“I don’t think my sister was in her right mind when they had interviewed her,” Amy said. “I mean, she was out there for two nights, and she just found out that she had lost her baby. I feel like they should not have questioned her right then, and I feel like I don’t really know what she had said.”

Messerly’s lab results indicated she had methamphetamine, amphetamines, and THC in her system after she was rescued.

An investigator reported that Messerly later admitted that she had done a “hot rail,” prior to getting lost with her kids, by heating up meth and using a glass tube to ingest it. According to the investigator’s report, Messerly said she was “trying to get clean.”

“My sister loves every one of her children, and she would do anything for any one of them. For anyone to judge whether my sister did the right thing or not is not okay. My sister, above all else, made sure that those babies and my nephew were always taken care of,” Amy said. “I don’t think that any of her past can judge whether she was in the wrong or in the right.”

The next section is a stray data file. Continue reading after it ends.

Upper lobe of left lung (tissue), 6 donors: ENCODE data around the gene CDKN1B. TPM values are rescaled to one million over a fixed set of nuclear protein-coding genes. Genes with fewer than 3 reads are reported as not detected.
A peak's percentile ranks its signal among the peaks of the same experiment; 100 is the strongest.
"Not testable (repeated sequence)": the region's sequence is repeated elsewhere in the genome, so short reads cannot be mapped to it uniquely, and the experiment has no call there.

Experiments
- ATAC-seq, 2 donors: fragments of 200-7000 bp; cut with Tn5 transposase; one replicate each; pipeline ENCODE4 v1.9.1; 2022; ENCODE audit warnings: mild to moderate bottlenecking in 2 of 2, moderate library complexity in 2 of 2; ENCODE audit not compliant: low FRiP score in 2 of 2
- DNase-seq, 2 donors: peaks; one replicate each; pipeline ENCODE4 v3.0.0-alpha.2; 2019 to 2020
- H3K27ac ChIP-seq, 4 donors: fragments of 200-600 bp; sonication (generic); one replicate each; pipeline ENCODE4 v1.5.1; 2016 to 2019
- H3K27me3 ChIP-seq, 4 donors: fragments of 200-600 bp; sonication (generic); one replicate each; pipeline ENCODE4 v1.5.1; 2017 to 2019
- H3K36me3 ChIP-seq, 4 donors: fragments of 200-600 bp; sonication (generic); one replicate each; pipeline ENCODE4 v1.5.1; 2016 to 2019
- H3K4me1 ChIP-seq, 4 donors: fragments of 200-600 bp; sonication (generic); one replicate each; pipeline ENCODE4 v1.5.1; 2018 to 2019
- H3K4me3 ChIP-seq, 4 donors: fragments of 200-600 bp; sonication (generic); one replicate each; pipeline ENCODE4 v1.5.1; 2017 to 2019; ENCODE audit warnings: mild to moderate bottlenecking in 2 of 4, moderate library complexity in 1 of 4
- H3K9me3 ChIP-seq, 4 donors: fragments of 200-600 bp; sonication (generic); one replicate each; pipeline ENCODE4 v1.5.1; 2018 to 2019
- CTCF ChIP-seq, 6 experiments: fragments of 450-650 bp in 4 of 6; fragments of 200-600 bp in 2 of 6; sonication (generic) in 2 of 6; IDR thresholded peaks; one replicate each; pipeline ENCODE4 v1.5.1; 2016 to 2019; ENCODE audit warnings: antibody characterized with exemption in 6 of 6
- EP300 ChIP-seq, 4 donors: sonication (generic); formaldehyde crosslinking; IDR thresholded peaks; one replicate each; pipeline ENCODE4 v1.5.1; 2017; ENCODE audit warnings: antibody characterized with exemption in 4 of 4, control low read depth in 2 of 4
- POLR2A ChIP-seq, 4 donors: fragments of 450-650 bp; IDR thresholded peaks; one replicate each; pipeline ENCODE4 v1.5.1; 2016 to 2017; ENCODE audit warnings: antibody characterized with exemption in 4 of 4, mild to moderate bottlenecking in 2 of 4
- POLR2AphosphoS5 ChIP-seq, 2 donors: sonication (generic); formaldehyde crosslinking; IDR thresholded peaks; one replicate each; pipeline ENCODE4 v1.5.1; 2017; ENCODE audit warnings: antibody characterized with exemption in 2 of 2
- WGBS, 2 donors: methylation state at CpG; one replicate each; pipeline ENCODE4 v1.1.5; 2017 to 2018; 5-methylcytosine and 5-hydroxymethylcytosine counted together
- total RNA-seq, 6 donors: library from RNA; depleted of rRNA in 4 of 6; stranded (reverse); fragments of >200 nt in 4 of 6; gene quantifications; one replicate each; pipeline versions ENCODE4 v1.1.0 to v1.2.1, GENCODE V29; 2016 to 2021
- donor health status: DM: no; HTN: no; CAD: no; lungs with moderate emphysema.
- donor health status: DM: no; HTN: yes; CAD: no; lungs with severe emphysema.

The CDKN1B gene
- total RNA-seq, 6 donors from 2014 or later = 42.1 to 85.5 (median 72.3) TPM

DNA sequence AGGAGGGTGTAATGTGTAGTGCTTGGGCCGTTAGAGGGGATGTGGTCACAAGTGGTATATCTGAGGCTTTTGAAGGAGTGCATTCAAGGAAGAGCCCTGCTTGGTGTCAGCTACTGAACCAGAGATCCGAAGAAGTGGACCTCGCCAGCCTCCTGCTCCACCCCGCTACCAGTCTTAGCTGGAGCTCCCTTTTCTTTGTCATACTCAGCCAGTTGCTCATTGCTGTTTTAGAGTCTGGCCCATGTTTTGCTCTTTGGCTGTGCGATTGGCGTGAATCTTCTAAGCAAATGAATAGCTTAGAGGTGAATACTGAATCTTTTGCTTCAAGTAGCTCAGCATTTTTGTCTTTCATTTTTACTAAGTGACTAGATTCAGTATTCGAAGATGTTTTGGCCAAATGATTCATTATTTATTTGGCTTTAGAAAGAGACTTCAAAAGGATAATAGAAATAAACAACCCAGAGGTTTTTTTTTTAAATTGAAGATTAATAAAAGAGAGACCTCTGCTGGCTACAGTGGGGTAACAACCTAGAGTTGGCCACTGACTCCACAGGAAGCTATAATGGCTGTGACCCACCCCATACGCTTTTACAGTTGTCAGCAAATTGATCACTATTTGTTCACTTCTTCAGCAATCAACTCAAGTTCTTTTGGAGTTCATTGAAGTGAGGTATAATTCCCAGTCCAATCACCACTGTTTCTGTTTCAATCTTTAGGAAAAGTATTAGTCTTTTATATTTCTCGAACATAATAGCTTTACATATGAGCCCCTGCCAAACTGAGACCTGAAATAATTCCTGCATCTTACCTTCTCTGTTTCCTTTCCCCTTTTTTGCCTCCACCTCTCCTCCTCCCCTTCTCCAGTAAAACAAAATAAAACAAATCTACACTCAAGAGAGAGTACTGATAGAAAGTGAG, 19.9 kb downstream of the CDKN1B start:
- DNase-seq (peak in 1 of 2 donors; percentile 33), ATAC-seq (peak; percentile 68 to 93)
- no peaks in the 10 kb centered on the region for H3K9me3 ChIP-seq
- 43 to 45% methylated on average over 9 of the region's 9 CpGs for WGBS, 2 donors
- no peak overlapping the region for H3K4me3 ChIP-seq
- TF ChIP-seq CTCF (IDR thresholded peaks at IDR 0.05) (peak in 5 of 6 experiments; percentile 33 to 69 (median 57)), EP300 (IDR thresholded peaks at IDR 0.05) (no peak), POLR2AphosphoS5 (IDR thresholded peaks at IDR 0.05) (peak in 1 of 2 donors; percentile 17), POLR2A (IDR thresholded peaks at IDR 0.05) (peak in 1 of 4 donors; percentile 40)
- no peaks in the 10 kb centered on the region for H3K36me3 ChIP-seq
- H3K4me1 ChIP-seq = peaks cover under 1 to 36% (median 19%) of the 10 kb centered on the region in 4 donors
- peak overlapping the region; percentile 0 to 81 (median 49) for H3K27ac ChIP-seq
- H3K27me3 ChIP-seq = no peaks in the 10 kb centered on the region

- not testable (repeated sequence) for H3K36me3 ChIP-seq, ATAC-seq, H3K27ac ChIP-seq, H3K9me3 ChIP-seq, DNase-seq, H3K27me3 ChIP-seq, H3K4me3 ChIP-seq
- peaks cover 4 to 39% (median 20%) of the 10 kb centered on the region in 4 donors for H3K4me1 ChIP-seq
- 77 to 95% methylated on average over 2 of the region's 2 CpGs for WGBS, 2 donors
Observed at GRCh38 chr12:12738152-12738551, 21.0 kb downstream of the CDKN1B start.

Department of Human Services involvement

Messerly, 35, also tested positive for meth when she gave birth to one of her children, according to the arrest warrant, but the Department of Human Services in Moffat County did not file a Dependency and Neglect case at the time. An investigator also alleged that DHS did not file a Dependency and Neglect case last month either.

According to the Colorado DHS, which provides oversight and assistance to county-run DHS programs, Dependency and Neglect cases are not criminal cases but rather civil court proceedings. Parents are encouraged to make positive changes “for the benefit of children’s best interests and safety,” said Madlynn Ruble, a spokesperson for CDHS. “Children involved in a D&N case are placed under the jurisdiction of the juvenile court for their safety and protection while their caregivers receive services and support.”